Great question. Actually there are few types of integrated form/label products.
A form/label combination is manufactured by gluing two streams together with a seam. One stream is the form and the other stream is the label. While very effective, this is a more expensive product to produce and there is a relatively heavy glue line where the two materials are joined. This sometimes presents difficulty when the form/label is run through a laser or inkjet printer. Form/label combinations were much more prevalent in the impact printer days.
A piggy back integrated label is created by cutting a label patch and affixing it to the front of the form with adhesive. The liner of the label remains with the form after the label itself has been removed. Again, this is a good solution, but it too is expensive and the thickness of the patch makes for uneven packaging that can create unwanted curl and jam a printer.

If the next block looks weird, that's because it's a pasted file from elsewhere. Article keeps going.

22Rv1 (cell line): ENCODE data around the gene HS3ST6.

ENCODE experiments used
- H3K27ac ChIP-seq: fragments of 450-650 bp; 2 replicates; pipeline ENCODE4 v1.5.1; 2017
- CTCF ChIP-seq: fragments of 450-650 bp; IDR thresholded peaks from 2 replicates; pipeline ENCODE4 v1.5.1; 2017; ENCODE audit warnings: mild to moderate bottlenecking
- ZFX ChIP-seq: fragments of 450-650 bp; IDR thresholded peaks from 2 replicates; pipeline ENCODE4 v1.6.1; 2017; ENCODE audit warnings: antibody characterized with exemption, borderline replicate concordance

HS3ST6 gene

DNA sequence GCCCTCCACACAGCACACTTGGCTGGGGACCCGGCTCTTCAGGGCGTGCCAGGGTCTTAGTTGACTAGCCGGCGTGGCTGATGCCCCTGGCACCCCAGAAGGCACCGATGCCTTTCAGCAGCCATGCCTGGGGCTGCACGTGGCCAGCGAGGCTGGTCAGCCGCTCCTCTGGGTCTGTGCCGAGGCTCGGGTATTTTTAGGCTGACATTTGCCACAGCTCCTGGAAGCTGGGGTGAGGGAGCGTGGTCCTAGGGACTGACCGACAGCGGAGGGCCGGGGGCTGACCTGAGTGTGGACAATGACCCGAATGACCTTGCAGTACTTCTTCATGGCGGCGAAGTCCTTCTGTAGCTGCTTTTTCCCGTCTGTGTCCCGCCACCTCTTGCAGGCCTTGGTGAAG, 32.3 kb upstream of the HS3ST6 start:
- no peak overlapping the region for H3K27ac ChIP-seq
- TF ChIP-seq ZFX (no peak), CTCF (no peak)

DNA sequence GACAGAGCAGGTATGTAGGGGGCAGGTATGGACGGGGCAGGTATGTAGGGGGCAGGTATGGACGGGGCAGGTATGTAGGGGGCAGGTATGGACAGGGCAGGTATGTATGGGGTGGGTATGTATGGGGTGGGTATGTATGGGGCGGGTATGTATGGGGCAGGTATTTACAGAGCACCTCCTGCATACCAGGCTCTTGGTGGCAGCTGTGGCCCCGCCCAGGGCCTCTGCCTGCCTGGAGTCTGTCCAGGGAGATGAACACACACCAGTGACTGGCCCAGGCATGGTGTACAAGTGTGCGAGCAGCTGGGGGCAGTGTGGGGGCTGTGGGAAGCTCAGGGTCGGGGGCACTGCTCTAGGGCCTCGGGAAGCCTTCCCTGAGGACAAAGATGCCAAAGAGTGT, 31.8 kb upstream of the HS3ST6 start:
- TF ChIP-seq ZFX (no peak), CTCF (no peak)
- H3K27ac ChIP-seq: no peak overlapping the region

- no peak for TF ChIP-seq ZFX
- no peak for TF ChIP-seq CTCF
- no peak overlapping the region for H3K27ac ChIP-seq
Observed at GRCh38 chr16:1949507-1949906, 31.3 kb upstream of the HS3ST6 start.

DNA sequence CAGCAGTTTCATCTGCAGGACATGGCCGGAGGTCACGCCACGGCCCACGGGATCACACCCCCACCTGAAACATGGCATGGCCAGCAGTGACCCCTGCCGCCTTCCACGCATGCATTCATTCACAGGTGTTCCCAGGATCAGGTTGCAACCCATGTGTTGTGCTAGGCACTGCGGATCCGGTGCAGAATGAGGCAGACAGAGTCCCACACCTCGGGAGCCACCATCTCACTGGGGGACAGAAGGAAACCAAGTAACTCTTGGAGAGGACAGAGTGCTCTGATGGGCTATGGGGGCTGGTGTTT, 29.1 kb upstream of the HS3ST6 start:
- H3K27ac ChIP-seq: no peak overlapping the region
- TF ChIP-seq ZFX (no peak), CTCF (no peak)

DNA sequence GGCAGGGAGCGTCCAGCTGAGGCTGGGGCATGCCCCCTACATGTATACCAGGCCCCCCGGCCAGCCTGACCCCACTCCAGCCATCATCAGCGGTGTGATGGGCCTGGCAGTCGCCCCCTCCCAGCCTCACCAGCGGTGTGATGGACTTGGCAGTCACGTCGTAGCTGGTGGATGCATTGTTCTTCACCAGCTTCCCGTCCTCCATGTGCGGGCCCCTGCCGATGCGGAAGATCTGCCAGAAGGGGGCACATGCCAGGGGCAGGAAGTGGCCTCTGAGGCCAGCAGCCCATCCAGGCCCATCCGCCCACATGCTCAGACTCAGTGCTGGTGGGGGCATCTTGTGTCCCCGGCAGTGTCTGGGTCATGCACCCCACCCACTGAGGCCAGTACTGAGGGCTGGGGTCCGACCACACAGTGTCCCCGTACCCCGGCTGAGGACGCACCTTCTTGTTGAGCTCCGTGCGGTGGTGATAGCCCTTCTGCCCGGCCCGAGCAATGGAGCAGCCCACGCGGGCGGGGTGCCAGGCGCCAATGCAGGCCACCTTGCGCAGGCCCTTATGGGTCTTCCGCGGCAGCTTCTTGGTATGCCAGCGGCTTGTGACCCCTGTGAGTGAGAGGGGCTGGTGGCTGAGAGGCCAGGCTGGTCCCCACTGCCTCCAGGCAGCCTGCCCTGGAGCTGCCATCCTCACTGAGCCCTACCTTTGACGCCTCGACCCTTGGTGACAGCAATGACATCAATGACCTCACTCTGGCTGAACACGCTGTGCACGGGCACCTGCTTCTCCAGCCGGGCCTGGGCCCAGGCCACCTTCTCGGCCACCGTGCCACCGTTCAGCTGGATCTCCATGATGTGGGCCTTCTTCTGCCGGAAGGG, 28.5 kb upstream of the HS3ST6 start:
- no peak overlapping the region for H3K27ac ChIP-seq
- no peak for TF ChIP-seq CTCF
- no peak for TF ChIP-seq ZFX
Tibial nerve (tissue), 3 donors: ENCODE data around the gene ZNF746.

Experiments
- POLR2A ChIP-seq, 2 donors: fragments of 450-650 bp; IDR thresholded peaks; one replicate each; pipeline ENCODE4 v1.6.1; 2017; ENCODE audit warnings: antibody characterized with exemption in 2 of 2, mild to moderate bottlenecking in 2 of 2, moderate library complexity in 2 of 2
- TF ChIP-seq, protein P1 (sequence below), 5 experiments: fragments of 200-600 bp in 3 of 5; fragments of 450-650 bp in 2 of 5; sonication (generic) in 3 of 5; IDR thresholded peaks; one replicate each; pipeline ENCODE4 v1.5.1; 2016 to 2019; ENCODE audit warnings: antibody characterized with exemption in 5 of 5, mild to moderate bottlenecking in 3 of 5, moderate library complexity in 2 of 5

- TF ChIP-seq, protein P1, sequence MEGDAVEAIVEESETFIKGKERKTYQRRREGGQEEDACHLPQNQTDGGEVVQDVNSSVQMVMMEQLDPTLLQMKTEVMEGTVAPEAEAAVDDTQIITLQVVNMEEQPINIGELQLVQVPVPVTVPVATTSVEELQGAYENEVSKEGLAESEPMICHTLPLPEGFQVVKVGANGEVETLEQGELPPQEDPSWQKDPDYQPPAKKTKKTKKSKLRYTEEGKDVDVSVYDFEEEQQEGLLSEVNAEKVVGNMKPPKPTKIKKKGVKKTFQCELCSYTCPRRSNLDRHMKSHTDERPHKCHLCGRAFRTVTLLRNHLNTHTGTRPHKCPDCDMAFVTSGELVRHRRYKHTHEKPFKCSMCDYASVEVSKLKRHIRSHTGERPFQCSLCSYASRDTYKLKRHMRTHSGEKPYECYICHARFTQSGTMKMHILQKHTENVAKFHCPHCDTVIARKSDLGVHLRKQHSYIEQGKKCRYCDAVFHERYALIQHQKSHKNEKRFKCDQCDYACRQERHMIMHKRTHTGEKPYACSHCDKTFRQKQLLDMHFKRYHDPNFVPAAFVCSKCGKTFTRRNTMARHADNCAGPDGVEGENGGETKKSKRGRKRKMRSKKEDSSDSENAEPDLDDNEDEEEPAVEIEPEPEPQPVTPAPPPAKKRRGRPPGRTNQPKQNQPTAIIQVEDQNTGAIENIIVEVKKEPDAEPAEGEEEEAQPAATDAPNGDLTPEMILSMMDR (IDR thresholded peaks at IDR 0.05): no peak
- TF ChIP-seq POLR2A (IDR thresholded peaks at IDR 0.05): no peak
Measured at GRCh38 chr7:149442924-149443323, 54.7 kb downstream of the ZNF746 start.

A liner patch integrated label uses the form itself as the face stock and applies a liner patch to the back of the form. This reduces some of the thickness associated with the piggy back process and allows for a smooth face surface to print on. A patch typically does not hold a very tight tolerance and the patch itself may have an unglued edge that can catch in a printer.
Our integrated labels also use the face of the form as the face stock for the label, but instead of a patch, the liner is applied the entire width of the form. This allows for very tight tolerances and a very smooth, consistent glued edge so the integrated label runs through the printer without jamming. Also, the full width liner is less bulky than piggy back, or form/label combinations. It is very cost effective since the entire integrated label is applied in-line at high speeds as the form is being created.